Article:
761.9311/8–1645: Telegram

The Ambassador in China (Hurley) to the Secretary of State

1365. Last night the Generalissimo2 told me that he received a cable from Dr. Soong3 in Moscow stating that the Sino-Soviet treaty4 was expected to be signed last Tuesday night. He stated that the news that the treaty had been signed was publicly broadcast but he had no official confirmation of that fact. He stated that Russia made some concessions toward meeting his conditions in regard to Port Arthur. He also said that for a time Russia declined to agree to establish boundary lines for Outer Mongolia. He stated that a satisfactory agreement had been reached in regard to the boundary. He discussed freely his attitude on all the terms of the treaty which I will not repeat to you here as the Department has been kept fully advised. He expressed himself as being generally satisfied with the treaty.

My reports, especially those rendered to President Roosevelt, will show that the Generalissimo has always doubted the Soviet’s position in regard to its relations with the Chinese Communists. Yesterday he thanked me for the basis that I had helped him to lay for rapprochement with the Soviet. He also expressed appreciation for the first time for the two visits I have made to Moscow on that subject. In fact he admitted that the Sino-Soviet treaty indicates (1) an intention on the part of the Soviet to assist in bringing about unification of the armed forces of China; (2) to support China’s efforts to create a strong, united, democratic government and (3) to support the National Government of China.

[Page 446]

After this conversation I suggested to the Generalissimo the advisability of sending an invitation to Mao Tze-tung, Chairman of the Communist Party of China, to confer with the Generalissimo in Chungking. The invitation has been sent. If Mao Tze-tung accepts the invitation, the armed conflict between the Communist Party of China and the National Government may be reduced to a political controversy. The logic of events would seem to indicate this result except for one factor and that is the question which I have raised definitely with the State Department and the War Department—whether Japan will be permitted to surrender any of her arms to the armed Communist Party in China?5 Unquestionably, as the record which I have sent you shows, the Communists desire to acquire Japanese arms to continue their position as a belligerent within China.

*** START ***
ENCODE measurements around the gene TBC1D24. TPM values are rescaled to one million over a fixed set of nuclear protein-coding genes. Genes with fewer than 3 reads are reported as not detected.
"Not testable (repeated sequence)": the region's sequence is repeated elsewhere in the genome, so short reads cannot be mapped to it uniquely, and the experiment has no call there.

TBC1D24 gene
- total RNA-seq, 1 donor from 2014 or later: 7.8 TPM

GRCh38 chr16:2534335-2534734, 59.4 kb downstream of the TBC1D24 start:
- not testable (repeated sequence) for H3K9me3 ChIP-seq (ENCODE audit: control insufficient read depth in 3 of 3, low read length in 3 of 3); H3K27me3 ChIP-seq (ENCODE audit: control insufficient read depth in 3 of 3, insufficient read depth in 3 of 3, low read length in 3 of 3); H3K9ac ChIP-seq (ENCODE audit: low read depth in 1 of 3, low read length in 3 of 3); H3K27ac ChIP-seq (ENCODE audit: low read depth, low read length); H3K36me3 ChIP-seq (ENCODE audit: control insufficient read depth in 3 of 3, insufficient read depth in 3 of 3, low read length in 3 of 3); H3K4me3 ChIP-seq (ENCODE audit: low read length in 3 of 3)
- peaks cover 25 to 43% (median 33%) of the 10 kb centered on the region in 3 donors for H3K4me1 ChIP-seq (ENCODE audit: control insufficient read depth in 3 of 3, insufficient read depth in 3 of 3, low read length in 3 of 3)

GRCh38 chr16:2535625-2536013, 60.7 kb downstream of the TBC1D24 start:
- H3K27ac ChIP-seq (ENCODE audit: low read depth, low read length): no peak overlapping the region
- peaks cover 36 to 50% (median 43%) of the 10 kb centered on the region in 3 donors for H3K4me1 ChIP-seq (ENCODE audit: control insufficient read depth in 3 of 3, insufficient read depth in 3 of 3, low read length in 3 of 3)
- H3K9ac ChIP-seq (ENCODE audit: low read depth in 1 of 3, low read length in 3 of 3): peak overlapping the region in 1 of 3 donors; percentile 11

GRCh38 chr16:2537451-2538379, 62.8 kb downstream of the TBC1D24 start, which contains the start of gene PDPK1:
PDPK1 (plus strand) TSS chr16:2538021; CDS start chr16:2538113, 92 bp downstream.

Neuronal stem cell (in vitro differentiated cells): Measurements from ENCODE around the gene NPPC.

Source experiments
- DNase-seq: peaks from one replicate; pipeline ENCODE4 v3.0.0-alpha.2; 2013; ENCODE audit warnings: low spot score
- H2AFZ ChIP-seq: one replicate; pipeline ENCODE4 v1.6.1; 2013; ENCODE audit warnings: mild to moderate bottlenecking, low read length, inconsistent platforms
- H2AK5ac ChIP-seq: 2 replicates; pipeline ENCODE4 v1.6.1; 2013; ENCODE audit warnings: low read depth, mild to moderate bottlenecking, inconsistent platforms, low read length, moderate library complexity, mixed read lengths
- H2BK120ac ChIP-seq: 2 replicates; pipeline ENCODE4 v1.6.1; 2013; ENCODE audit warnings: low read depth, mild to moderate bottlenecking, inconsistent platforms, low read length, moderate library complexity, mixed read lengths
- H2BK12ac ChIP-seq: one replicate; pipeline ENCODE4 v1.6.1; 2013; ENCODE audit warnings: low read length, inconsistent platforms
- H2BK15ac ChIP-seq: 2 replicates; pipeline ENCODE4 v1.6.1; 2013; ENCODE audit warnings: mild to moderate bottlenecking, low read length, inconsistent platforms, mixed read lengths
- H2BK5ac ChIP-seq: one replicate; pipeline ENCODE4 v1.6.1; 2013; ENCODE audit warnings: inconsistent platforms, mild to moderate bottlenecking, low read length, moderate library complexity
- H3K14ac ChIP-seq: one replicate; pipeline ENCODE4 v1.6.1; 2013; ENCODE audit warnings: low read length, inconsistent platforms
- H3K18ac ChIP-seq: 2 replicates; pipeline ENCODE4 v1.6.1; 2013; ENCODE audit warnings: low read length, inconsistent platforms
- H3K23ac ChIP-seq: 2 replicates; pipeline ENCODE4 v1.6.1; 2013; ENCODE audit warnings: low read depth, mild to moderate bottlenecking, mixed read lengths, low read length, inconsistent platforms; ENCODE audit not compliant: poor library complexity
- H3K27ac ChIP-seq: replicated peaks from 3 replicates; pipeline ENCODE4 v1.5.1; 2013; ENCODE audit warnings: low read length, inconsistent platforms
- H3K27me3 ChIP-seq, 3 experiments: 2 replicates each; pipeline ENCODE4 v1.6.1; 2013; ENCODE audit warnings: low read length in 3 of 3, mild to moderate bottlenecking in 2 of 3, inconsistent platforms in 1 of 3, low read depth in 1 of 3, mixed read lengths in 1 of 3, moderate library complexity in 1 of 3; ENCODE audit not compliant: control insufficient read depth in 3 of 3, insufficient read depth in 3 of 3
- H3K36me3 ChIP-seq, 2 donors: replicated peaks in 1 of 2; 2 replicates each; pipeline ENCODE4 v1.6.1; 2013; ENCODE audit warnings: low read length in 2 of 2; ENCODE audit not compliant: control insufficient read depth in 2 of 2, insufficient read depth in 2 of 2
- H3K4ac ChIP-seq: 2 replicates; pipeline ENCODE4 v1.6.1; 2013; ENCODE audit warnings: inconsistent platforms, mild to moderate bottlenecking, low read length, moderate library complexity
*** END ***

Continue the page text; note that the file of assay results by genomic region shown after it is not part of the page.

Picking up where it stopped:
Chiang Kai-shek will now have an opportunity to show realistic and generous leadership. He will have an opportunity to show his qualifications for leadership of the Chinese people in peace as well as in war. I am with the Generalissimo frequently. I wish to assure you, however, Mr. Secretary, that while I am suggesting I am not assuming responsibility for his decisions. I insist continuously that the Chinese people must furnish their own leadership, make their own decisions and be responsible for their own policies.

  1. Chiang Kai-shek, President of the National Government of the Republic of China.
  2. T. V. Soong, President of the Chinese Executive Yuan (Premier).
  3. Treaty of friendship and alliance, signed at Moscow, August 14, 1945; Department of State, United States Relations With China (Washington, Government Printing Office, 1949), p. 585. For documentation, see pp. 851, ff.
  4. For documentation on this subject see pp. 492 ff.